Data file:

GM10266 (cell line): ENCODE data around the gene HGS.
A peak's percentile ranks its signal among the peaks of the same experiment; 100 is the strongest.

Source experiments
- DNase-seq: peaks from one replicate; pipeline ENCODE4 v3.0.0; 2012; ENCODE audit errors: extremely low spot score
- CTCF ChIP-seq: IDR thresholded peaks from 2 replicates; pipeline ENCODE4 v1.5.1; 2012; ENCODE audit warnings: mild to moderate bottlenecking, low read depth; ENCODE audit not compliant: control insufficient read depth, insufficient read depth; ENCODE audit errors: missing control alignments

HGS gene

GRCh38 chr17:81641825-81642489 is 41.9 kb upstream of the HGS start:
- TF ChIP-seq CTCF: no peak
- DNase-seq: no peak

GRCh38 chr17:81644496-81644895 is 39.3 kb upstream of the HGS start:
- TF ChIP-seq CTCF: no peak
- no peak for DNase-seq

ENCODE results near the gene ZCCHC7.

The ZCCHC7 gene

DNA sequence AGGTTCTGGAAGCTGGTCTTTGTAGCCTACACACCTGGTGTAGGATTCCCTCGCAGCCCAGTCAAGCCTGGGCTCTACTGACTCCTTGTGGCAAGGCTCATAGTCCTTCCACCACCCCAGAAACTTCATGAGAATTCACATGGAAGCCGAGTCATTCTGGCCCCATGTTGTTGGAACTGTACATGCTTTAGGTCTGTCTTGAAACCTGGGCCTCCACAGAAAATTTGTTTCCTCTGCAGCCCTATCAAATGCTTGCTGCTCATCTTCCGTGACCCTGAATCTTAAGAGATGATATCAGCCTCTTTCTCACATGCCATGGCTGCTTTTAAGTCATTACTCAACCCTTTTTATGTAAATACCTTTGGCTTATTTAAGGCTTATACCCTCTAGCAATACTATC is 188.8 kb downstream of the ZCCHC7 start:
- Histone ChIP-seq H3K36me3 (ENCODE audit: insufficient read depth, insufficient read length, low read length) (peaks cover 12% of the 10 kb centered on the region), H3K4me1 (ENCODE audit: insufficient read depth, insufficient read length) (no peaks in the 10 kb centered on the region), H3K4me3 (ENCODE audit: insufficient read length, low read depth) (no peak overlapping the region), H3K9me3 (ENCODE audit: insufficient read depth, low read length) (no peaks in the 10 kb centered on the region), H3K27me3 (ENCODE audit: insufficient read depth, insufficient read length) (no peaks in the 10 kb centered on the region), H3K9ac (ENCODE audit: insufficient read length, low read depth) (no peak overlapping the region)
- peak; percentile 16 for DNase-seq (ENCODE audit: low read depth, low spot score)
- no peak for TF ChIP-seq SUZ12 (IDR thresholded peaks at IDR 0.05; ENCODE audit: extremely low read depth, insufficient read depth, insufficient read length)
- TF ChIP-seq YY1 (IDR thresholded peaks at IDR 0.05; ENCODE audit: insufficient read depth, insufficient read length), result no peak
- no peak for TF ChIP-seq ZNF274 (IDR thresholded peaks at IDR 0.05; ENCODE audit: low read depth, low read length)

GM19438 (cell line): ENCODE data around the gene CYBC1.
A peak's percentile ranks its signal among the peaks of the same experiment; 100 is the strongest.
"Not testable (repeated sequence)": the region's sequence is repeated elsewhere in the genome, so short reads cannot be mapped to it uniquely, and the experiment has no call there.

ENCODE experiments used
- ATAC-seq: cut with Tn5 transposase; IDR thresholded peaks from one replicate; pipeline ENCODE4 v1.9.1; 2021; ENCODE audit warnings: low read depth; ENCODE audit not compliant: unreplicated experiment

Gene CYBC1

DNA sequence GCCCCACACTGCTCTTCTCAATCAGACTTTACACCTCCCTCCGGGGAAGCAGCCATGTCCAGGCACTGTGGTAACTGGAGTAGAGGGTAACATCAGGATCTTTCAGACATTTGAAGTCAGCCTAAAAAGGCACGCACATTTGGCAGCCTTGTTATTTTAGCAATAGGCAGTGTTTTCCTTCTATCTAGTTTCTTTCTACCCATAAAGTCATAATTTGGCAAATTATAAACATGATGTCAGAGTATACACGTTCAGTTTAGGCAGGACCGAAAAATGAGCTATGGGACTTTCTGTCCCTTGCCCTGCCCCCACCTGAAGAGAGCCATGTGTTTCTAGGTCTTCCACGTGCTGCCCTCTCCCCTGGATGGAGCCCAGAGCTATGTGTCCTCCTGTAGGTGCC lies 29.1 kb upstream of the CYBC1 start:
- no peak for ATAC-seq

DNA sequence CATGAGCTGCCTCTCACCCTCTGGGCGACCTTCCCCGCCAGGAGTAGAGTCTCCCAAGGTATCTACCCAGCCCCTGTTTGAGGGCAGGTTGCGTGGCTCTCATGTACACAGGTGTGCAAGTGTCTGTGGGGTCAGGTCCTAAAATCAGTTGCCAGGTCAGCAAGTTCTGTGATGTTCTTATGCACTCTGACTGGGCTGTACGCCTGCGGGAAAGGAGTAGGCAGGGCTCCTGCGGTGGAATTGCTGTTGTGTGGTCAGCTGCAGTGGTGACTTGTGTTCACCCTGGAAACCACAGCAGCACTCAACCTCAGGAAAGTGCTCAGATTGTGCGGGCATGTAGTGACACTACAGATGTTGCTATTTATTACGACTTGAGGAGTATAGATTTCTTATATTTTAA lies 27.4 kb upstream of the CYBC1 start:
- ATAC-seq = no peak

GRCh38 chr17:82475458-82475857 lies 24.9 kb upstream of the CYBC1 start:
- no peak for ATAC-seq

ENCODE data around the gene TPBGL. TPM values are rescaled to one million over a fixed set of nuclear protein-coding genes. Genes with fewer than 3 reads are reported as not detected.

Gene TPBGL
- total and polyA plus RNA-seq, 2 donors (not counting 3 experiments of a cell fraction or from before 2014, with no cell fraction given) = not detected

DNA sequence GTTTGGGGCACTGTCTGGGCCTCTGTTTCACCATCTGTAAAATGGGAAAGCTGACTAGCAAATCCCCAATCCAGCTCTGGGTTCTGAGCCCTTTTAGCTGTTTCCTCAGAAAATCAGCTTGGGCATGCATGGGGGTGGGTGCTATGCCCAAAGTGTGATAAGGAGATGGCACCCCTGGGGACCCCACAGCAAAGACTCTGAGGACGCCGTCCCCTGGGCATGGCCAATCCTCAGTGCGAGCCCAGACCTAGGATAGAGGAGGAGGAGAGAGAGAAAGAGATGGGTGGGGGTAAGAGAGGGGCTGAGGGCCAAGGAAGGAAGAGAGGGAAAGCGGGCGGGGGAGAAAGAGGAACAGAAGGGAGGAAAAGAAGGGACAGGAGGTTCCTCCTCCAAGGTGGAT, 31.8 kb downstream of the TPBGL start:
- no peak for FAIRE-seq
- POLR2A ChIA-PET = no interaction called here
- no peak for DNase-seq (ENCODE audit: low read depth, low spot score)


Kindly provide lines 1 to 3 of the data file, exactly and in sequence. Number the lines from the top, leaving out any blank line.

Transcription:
GM10266 (cell line): ENCODE data around the gene HGS.
A peak's percentile ranks its signal among the peaks of the same experiment; 100 is the strongest.

Source experiments